Has there ever been a more nefarious writer rendered to the screen than Catherine Tramell (Sharon Stone) in Basic Instinct? It’s unlikely. There has, however, been that real life writer monster, Truman Capote, renowned for his ability to fuck everyone over for the story. Similar to Catherine, Truman used his knack for getting close to people under the guise of sensitivity (though, in Catherine’s case, the non-guise of hyper-sexuality tends to be her weapon of choice).
Most notoriously, Capote’s In Cold Blood showcases his skill for disconnecting from the subject of his prose (something Tramell can easily identify with) while simultaneously acting as though he is attached to it–or rather, him. Most notably attracted to the underlying delicate nature and fatal flaws of Perry Smith, Capote repurposed his “character” to make him seem more empathetic, as though a pawn of the truly soulless Dick Hickock in the brutal murders of the Clutter family. Primarily for the purpose of a more compelling narrative, Truman contrasts Perry against Dick. Unlike Dick, Perry, through Capote’s eyes, is a product of his environment–turning to crime only because of his unfortunate circumstances of birth preventing him from the education that might have saved him from a life of criminal activity. Dick, on the other hand, is naturally calculated, doomed to be a cold-blooded killer in the making.
While Catherine’s primary motive for writing is to use her novels as an alibi (only a psychopathic narcissist would detail the gory details of her own crimes and think she could get away with it), there is a distinct joy she gets from the rehashing of her kills. It’s almost as though murdering and writing can’t exist without one another in Catherine’s world. Eerily enough, this is true on a metaphorical level for most writers, who derive, at least latently, a sickly cathartic pleasure from “murdering” those who have wronged them.
In both instances of Capote and Tramell’s writing predilection, it appears as though each is motivated by the art as a means of capturing a form of vengeance. For Capote, being dismissed as the twee little gay boy incapable of masculinity during an era when it was of high currency, writing served as something of a superpower, armor against anyone who tried to toy with him–because he could do it right back with the harmful damage of the written word. And, for Tramell, deflecting the inevitable fallout of interpersonal relationships propels her not just to kill, but to seek “use” out of growing, on the surface, connected to people by inserting them into the pages of her novels–and, in doing so, maybe denying culpability for ultimately murdering them since they’re now immortalized in art.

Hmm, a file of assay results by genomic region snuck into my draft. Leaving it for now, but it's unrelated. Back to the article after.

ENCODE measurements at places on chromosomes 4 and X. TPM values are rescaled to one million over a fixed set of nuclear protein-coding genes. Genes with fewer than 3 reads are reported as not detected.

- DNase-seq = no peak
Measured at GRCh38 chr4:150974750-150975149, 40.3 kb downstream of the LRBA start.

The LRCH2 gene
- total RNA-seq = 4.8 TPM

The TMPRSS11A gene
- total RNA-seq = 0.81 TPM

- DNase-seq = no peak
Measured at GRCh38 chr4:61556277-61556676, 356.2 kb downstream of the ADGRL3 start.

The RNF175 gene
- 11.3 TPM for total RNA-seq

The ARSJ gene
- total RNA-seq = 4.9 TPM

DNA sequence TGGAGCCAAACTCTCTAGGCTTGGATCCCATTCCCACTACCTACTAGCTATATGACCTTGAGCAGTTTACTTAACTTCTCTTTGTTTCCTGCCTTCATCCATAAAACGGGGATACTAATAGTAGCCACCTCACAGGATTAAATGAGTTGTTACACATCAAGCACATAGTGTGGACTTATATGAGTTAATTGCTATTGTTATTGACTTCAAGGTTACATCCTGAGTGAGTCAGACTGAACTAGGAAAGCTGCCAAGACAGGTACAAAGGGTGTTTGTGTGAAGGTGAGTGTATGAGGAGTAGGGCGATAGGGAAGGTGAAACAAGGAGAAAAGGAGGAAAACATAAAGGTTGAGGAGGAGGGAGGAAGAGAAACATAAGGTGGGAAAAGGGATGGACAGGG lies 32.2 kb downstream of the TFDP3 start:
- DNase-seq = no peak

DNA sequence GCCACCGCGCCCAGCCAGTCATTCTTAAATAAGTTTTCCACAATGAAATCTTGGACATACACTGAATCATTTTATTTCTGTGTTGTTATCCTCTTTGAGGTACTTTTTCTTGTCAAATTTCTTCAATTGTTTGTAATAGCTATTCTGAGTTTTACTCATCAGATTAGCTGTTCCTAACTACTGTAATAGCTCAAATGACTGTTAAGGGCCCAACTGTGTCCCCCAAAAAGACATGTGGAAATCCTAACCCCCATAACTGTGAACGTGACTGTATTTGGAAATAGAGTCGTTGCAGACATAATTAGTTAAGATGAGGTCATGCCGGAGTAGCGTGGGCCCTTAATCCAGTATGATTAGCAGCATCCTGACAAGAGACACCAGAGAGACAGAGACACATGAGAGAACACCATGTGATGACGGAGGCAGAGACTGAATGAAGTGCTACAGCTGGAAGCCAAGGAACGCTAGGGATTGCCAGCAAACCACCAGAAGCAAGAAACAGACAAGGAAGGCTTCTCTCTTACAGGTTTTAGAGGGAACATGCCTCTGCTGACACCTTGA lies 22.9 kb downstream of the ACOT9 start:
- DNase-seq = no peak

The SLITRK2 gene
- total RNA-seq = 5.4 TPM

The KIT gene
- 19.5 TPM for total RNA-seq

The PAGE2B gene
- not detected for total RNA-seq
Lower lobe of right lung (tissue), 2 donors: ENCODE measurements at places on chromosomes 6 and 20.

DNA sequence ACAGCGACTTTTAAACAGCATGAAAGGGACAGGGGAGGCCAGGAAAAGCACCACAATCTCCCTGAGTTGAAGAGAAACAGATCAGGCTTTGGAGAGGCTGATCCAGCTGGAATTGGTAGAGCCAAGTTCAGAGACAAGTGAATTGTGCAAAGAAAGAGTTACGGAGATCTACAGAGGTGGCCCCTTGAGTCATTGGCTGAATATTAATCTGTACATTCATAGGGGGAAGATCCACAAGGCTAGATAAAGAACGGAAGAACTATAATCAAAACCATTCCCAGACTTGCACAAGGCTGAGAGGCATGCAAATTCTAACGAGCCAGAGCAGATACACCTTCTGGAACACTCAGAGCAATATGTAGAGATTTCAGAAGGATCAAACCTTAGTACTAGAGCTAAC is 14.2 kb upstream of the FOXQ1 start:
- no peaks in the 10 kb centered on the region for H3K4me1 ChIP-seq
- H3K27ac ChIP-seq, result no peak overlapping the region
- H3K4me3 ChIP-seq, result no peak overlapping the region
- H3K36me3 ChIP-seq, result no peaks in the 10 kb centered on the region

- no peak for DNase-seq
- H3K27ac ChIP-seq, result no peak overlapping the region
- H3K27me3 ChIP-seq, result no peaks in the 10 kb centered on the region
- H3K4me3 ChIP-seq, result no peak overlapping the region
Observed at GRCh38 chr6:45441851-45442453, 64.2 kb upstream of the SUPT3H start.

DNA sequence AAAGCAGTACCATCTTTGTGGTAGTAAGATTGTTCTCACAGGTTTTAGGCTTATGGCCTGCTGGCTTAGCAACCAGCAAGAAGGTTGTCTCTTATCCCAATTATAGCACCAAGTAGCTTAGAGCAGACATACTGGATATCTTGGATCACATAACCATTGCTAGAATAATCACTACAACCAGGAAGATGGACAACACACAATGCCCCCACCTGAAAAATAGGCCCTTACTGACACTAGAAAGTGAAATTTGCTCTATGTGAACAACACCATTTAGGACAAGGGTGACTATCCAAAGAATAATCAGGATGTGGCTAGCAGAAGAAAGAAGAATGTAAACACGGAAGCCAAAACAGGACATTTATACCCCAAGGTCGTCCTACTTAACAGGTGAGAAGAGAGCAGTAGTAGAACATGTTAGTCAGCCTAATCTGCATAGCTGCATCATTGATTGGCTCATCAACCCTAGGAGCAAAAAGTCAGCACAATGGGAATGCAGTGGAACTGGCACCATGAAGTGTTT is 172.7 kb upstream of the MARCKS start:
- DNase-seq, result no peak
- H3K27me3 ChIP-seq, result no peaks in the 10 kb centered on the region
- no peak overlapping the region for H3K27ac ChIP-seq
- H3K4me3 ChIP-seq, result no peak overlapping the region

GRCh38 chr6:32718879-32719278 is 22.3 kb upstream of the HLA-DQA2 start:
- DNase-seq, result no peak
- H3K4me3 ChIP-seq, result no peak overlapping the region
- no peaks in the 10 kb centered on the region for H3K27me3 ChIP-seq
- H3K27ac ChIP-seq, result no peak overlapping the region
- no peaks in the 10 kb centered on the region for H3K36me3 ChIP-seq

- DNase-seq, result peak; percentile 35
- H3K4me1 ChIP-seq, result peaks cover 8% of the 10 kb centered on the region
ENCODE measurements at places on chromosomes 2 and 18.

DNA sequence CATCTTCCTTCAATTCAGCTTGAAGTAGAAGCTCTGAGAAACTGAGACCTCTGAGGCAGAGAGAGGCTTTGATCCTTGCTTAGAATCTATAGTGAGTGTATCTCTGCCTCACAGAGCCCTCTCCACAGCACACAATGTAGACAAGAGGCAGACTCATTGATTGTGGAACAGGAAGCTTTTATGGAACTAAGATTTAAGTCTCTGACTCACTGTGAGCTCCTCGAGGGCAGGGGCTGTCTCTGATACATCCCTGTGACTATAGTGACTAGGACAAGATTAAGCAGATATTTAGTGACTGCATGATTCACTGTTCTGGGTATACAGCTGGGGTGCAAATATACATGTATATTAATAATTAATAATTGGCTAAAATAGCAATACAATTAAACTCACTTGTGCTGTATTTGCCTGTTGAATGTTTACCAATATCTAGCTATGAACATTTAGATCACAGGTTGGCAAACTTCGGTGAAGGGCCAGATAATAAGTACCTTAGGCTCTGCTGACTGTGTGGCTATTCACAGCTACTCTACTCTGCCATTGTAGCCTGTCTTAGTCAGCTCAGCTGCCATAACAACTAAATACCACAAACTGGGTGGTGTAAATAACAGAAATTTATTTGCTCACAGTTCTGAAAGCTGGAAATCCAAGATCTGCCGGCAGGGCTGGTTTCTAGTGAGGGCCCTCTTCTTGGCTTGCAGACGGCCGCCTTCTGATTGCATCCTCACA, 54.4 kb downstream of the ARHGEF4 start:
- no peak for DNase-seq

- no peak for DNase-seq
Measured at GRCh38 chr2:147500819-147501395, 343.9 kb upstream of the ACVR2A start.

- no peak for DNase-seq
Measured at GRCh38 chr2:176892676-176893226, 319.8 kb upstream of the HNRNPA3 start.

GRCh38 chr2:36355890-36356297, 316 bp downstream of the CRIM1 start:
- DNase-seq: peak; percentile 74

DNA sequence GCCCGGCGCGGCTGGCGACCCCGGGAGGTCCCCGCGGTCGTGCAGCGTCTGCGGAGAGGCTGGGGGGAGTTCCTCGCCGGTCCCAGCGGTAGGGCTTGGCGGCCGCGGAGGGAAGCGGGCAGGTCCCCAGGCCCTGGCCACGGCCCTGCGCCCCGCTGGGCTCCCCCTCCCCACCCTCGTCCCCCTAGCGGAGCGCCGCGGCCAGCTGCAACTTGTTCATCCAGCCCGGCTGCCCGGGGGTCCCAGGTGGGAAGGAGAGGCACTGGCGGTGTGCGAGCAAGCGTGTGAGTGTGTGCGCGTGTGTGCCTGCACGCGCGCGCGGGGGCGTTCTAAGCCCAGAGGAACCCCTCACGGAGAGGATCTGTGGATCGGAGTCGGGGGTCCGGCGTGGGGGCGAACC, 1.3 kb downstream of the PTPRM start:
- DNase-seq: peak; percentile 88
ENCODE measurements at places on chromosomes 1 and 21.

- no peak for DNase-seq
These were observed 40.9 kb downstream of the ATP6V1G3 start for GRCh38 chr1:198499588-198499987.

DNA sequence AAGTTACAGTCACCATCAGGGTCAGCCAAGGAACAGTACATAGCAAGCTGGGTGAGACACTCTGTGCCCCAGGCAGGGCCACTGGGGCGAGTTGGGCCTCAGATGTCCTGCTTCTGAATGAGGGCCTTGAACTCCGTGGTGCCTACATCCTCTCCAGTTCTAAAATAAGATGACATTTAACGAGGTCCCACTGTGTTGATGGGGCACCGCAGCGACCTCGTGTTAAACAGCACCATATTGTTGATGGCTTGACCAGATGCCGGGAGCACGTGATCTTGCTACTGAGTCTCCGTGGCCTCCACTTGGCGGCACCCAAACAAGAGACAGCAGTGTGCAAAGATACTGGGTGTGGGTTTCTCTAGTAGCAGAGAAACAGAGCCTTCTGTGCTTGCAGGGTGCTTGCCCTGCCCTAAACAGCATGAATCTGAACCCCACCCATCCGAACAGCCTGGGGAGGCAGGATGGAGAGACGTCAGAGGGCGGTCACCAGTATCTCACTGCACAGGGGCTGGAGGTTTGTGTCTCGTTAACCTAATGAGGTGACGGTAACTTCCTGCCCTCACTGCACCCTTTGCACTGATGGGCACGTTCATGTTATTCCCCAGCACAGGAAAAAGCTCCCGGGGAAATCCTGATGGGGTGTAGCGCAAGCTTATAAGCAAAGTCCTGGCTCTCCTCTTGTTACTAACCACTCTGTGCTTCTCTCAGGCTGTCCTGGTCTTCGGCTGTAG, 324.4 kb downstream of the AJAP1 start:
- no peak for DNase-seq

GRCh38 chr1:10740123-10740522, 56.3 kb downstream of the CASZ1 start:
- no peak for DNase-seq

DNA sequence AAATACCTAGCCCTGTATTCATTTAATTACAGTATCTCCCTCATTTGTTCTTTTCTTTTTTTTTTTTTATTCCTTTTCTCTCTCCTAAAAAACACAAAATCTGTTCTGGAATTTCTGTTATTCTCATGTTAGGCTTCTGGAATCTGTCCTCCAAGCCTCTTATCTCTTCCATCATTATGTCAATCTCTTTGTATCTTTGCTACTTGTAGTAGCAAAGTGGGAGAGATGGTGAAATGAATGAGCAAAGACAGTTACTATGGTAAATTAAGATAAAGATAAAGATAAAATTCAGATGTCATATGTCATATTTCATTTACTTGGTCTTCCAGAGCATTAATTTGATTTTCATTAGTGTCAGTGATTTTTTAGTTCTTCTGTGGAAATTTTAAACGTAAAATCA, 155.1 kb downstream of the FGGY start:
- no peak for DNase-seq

Like Capote, Tramell has no qualms about writing people into her novels to fit the pre-molded narrative she wants. Once they’ve served her purpose and she’s gleaned all she can from them for her character notes, it’s time to move on. Similarly, Capote acted just as callous with Perry, feigning ignorance when the latter asked him what the title of his book was, naively assuming that Capote would come up with something slightly more exonerating than In Cold Blood based on all the time they spent together. He was also nowhere to be found for help when Perry inquired as to whether Capote could use his clout to get him a different appeals lawyer so that he might evade, or at least delay, the execution. But an execution was the desired, “neat and clean” ending Capote wanted for his true to life masterpiece.
Alas, it would seem that only the most sociopathic of people flock to the career of “novelist.” Capote, after all, died friendless and alone after being ostracized by the very people he skewered in print (including Slim Keith, Gloria Vanderbilt, and Babe Paley). Thus, perhaps it really is like Tramell says, “I’m a writer. I use people for what I write. Let the world beware.” With this in mind, never befriend or involve yourself in a romantic dalliance with one if you want to make it out physically and/or emotionally unscathed.